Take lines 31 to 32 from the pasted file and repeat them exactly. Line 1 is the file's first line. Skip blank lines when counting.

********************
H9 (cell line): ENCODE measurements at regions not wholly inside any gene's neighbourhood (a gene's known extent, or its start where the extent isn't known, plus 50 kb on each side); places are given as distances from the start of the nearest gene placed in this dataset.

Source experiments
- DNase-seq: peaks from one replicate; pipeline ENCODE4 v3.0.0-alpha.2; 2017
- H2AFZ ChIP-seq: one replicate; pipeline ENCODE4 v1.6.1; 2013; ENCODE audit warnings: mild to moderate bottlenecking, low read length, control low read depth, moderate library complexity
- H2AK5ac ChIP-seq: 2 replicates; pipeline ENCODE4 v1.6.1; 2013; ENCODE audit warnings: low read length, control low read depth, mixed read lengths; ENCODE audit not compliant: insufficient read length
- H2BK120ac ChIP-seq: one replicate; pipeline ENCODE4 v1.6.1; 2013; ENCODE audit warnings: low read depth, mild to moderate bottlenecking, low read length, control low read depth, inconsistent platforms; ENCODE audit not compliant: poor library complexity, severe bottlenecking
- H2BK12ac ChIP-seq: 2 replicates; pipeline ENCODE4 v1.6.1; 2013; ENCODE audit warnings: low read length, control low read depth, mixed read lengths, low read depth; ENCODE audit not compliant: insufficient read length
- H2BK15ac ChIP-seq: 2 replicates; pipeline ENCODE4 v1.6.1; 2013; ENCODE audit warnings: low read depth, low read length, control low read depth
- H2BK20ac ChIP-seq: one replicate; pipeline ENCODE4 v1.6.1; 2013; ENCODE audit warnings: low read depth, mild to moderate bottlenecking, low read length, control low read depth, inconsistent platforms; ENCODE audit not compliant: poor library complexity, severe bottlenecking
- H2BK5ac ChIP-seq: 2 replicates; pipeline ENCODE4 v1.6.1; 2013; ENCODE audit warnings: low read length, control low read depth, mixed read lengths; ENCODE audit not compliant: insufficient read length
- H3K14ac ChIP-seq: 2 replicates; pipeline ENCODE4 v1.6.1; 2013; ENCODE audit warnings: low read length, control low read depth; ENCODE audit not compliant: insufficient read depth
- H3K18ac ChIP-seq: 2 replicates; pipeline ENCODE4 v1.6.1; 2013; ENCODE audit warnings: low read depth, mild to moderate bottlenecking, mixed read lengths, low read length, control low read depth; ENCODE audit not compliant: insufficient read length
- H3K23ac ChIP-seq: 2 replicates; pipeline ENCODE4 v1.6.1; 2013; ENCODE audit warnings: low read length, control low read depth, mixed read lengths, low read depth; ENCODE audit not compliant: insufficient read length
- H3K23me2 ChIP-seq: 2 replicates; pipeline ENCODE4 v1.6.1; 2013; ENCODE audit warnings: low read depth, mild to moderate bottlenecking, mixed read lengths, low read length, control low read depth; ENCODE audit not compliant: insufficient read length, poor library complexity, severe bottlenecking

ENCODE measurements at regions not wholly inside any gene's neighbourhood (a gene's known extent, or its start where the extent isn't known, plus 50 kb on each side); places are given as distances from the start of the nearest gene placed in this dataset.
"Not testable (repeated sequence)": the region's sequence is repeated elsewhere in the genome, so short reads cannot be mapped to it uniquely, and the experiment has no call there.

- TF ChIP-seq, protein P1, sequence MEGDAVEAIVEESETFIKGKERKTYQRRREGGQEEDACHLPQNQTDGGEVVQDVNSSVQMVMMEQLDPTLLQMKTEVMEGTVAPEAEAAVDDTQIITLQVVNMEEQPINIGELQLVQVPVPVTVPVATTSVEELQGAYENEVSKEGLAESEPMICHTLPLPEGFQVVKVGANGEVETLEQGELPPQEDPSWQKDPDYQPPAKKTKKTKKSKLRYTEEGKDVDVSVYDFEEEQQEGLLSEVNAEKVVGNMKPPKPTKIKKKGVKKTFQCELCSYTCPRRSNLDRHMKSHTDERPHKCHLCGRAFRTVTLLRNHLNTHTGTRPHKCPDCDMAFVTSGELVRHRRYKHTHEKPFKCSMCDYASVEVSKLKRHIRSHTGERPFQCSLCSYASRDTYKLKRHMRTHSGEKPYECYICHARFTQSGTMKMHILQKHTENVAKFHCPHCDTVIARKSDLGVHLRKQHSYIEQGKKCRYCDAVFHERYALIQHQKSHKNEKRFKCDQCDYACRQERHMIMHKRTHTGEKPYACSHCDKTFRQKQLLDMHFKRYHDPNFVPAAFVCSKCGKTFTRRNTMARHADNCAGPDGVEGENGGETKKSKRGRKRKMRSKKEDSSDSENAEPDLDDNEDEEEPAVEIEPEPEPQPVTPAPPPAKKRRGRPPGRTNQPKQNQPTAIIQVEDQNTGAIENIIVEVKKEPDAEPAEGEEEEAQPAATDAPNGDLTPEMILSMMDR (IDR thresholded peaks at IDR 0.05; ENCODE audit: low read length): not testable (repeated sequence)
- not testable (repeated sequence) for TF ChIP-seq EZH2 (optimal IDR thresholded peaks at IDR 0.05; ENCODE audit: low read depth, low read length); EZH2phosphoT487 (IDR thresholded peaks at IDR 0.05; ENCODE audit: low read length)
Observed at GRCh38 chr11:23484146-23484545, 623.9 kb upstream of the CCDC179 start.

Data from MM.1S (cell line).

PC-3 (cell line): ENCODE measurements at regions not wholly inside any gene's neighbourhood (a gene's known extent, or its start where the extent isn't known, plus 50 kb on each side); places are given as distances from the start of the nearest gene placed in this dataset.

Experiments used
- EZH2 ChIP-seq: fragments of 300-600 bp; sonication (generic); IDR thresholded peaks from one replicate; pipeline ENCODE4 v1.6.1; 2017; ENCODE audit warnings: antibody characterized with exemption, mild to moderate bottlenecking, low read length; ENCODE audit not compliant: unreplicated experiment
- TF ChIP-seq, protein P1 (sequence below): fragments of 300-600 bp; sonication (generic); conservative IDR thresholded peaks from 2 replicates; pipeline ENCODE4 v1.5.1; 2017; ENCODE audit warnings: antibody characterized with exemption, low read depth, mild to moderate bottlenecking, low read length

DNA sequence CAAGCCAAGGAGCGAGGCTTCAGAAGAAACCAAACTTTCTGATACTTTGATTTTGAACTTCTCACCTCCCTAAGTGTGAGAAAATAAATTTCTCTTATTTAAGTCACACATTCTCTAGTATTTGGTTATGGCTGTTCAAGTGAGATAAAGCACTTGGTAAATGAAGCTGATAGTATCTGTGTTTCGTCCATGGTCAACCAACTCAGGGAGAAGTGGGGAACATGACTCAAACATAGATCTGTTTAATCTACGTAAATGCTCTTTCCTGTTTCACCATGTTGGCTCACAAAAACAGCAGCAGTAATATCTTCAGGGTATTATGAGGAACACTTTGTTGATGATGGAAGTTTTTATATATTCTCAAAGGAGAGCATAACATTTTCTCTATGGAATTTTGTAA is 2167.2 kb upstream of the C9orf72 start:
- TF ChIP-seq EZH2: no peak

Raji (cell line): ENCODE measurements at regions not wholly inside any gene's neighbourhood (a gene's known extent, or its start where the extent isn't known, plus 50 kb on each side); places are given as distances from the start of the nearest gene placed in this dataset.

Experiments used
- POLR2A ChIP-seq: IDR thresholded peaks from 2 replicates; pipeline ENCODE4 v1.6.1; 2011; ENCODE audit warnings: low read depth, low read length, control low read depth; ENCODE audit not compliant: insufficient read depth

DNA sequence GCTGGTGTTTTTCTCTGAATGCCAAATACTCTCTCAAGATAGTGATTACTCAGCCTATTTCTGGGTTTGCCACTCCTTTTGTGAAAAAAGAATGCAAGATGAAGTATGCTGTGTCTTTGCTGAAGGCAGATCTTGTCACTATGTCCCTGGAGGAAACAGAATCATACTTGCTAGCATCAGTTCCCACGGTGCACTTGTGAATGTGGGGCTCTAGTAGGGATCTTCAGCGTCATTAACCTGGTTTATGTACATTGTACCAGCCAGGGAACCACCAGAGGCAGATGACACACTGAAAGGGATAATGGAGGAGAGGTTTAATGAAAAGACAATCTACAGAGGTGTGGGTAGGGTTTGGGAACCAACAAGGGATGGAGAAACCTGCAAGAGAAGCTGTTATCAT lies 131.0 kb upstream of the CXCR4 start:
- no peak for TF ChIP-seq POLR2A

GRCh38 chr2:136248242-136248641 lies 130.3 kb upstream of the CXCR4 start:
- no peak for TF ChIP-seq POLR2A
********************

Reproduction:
- no peak for TF ChIP-seq POLR2A

GRCh38 chr2:136248242-136248641 lies 130.3 kb upstream of the CXCR4 start: